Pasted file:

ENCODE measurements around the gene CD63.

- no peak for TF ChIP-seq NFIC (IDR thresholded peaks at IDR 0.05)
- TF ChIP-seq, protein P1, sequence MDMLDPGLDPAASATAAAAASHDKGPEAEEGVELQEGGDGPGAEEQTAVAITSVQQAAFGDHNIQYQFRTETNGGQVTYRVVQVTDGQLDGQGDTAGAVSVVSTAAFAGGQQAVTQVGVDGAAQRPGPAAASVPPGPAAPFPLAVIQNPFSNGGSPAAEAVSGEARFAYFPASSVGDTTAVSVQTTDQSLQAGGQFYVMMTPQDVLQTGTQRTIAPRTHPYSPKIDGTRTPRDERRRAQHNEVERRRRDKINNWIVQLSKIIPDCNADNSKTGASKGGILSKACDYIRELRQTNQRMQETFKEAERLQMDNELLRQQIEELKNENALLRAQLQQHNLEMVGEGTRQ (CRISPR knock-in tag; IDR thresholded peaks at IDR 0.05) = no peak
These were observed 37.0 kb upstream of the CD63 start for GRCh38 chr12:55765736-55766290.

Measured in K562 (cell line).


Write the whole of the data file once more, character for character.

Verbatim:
ENCODE measurements around the gene CD63.

- no peak for TF ChIP-seq NFIC (IDR thresholded peaks at IDR 0.05)
- TF ChIP-seq, protein P1, sequence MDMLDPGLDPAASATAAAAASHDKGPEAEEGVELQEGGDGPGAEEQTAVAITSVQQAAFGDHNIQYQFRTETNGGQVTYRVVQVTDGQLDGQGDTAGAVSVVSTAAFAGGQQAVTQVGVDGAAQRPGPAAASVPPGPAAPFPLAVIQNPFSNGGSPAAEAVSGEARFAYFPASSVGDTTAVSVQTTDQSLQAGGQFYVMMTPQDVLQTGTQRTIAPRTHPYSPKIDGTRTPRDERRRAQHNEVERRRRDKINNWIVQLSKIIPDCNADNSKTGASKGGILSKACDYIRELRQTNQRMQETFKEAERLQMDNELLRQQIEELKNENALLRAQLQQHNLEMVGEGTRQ (CRISPR knock-in tag; IDR thresholded peaks at IDR 0.05) = no peak
These were observed 37.0 kb upstream of the CD63 start for GRCh38 chr12:55765736-55766290.

Measured in K562 (cell line).